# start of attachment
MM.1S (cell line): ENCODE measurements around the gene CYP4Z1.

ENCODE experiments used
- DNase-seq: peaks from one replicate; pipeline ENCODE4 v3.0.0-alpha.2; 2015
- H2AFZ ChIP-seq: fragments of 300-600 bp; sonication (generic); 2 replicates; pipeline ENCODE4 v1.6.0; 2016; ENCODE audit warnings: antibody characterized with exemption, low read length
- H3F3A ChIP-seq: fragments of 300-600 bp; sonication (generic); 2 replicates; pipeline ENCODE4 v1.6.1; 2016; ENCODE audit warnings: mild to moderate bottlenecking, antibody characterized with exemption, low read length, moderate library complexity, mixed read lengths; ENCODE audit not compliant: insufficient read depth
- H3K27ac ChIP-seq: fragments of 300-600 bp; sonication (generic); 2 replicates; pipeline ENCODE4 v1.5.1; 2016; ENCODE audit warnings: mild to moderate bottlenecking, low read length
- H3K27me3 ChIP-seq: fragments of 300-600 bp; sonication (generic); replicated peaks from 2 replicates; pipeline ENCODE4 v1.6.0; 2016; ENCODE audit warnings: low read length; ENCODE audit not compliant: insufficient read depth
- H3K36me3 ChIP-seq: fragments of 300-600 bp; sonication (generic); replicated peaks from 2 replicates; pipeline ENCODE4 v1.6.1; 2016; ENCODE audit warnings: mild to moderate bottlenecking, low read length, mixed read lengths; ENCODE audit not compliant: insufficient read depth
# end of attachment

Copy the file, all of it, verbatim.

MM.1S (cell line): ENCODE measurements around the gene CYP4Z1.

ENCODE experiments used
- DNase-seq: peaks from one replicate; pipeline ENCODE4 v3.0.0-alpha.2; 2015
- H2AFZ ChIP-seq: fragments of 300-600 bp; sonication (generic); 2 replicates; pipeline ENCODE4 v1.6.0; 2016; ENCODE audit warnings: antibody characterized with exemption, low read length
- H3F3A ChIP-seq: fragments of 300-600 bp; sonication (generic); 2 replicates; pipeline ENCODE4 v1.6.1; 2016; ENCODE audit warnings: mild to moderate bottlenecking, antibody characterized with exemption, low read length, moderate library complexity, mixed read lengths; ENCODE audit not compliant: insufficient read depth
- H3K27ac ChIP-seq: fragments of 300-600 bp; sonication (generic); 2 replicates; pipeline ENCODE4 v1.5.1; 2016; ENCODE audit warnings: mild to moderate bottlenecking, low read length
- H3K27me3 ChIP-seq: fragments of 300-600 bp; sonication (generic); replicated peaks from 2 replicates; pipeline ENCODE4 v1.6.0; 2016; ENCODE audit warnings: low read length; ENCODE audit not compliant: insufficient read depth
- H3K36me3 ChIP-seq: fragments of 300-600 bp; sonication (generic); replicated peaks from 2 replicates; pipeline ENCODE4 v1.6.1; 2016; ENCODE audit warnings: mild to moderate bottlenecking, low read length, mixed read lengths; ENCODE audit not compliant: insufficient read depth